Skate City PS4 Review – Originally released on Apple Arcade in 2019, Skate City is widely thought to be one of the service’s best games and is very highly rated. Developed by Agens Games and published by Snowman, this 2D seemingly simplistic skating title will now see the light of day on home consoles. Can mobile titles translate well to our beloved PlayStation? Maybe, just maybe.
Skate City PS4 Review
A Mobile Game Rolls Onto The PlayStation 4
I adore Skateboarding, both in real life and in video game form, the sport is very close to my heart. I grew up playing Tony Hawk and I thought Skate City looked simplistic, maybe even too simplistic for my tastes. Rarely do I play mobile games unless they are board game recreations, made exclusively for touch screens or something with a bit of meat to it. Yet, something still drew me to this street shredding title.
On the whole, I find games on mobile phones too laden with microtransactions and a little too simple. Skate City started out a very simplistic affair, press X to build up speed and flick the left analogue stick for a handful of flip tricks. It was all rather laid back and very chilled. For someone who plays a lot of skating games and especially with the remaster of Tony Hawk from last year still fresh in my mind, Skate City felt a little flat, at least initially.
After an hour or so, once manuals, rotations and grinds were introduced, the game started to gather some momentum. I started to upgrade my skills, buy new bits and bobs from the shop and even notice some unlockable super ‘tricks’. Don’t get me wrong, the game was still very simple, but now, at least I had things to work towards and with the nuanced additions, the trick system had new-found depth.
Play In Short, Sharp Bursts
In Skate City you have three locations to skate in. Each of these locations has an endless skate mode that gives you a list of objectives to be completed at your leisure. Along with this, you have a list of one-shot challenges that award you up to three stars each. The format screams mobile game but that is not necessarily a bad thing. as it makes playing Skate City good in short bursts, which is the best way to play it.
Most of these challenges are exactly what you expect them to be, get a certain score, perform tricks in certain locations or my personal favourite, skate fast, do tricks and don’t get caught by the rozzers. When I say rozzers, I mean one meandering person of authority that chases you down the course while you do tricks. Fall and you will probably have to reset and try again. Resetting is instant though, so no worries on that front.
As you complete tasks in Free Skate and nail the game’s many challenges, you accrue points to spend in the shop. There are new locations to unlock but most of your hard-earned coinage will be spent on new hats, decks, and other tidbits to try and make your skater look the part. You can also upgrade your stats and unlock new special moves to use in your pursuits for skating greatness.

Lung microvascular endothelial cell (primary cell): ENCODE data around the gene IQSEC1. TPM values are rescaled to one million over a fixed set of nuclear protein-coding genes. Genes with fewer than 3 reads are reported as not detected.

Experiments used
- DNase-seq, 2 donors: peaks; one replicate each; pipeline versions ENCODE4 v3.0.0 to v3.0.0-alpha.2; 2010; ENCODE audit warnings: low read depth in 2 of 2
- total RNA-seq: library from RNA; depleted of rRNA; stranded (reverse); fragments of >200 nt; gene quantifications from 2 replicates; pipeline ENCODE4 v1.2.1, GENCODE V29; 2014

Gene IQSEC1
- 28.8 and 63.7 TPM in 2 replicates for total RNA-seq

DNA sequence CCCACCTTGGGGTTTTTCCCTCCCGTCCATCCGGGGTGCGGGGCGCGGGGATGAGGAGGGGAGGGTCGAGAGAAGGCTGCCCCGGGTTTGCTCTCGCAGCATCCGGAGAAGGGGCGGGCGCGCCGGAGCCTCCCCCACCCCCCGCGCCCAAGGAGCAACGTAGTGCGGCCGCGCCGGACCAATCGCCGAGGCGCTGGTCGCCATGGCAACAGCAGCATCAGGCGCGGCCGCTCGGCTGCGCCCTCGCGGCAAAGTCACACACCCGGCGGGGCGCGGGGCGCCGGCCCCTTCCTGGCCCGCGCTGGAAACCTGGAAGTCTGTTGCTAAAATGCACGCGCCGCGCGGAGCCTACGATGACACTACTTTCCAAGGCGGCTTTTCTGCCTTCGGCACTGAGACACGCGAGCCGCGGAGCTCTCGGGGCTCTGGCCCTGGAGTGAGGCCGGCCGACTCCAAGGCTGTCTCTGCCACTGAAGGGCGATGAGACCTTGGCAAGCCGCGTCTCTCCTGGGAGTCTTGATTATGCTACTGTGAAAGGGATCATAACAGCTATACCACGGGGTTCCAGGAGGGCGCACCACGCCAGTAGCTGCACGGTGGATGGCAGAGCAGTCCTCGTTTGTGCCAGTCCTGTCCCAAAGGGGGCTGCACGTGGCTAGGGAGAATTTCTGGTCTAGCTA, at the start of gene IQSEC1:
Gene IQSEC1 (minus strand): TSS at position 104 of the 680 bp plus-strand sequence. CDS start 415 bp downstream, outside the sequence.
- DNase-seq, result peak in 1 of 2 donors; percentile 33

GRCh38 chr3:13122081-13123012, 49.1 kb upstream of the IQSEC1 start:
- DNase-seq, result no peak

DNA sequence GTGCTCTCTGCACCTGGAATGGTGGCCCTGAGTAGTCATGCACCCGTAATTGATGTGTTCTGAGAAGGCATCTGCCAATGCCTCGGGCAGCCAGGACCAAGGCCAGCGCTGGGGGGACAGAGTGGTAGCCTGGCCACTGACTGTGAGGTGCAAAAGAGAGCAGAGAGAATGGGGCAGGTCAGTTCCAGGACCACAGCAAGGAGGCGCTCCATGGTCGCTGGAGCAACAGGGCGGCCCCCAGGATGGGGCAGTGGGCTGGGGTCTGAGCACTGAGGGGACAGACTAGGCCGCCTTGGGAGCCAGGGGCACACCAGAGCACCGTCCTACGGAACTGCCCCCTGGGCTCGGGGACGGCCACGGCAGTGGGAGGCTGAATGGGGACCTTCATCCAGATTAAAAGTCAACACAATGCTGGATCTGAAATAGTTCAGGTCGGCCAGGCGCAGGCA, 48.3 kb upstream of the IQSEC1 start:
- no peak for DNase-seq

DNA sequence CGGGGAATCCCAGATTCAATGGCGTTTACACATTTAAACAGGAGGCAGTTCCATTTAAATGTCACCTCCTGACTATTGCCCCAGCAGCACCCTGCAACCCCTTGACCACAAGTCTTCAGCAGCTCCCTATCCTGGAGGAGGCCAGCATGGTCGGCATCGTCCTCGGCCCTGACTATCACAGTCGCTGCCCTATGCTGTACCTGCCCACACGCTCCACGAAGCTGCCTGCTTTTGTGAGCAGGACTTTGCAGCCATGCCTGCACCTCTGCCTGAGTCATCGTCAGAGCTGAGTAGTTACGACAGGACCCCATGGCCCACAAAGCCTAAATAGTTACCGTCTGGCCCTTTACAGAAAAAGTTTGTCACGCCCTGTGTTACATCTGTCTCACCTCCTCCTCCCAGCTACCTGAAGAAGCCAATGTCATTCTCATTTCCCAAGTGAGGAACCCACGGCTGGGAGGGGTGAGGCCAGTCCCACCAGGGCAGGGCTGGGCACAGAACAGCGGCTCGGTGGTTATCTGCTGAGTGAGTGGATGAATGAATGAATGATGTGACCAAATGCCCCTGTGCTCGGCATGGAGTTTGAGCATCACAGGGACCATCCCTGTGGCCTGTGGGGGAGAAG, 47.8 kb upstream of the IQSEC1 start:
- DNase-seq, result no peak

A Washed Out, Muted Art-Style
Graphically, while Skate City has its own art style, you can tell it’s been designed for mobile phones. It’s basic, it lacks flair or depth, and to be honest, the locations don’t feel or look distinctive enough. Skate City is by no means a bad looking game, I just felt it needed a bit more of a punch to make it stand out, especially on the environment front.
While your rolling through each of the game’s stages you are accompanied by a nice soundtrack, which is not really what should accompany a skating game. Again, it’s not bad I just want to shred to thumping beats or thrash along to some metal. In Skate City, the music is too safe and far too forgettable for the subject matter. Skating is about rebellion, skating is high octane, and unfortunately, I got none of this from the Skate City soundtrack.
On the whole Skate City performed well, the only issue I had was sometimes after sliding across the floor on my face my character would get stuck until I performed another trick. This was especially irksome during timed events and races. He would just skate on the spot until I did some sort of flip trick, it was weird and often infuriating. Apart from that, everything performed how it should.
There Are Better Grinds Out There
Skate City is a game best played in short bursts. The small challenges and the handful of locations may be suited for a mobile device but any skating game fan will quickly burn through this modest amount of content. This paired with a simplistic trick system and bare environments make longer sessions feel a bit samey.
What has been crafted here isn’t bad by any means and I may have sounded negative but I enjoyed what I played. I enjoyed completing a few challenges between other jobs I had to do and I had fun busting a few runs out between playing other games on my PlayStation. It is just not a game I can get stuck into. It’s not even the best 2D skating game. OlliOlli 2, cough cough.
If you are in the market for a skating game and have played all the others, you may want to give this one a shot. Play in short bursts, don’t expect too much, and you will have a good time. Unfortunately, Skate City still feels like a mobile game, even on the big TV connected to your PlayStation and that’s just the way it is.
Skate City is available for PS4 on May 6, 2021, and is playable on PS5 via backwards compatibility.
Review copy provided by the publisher.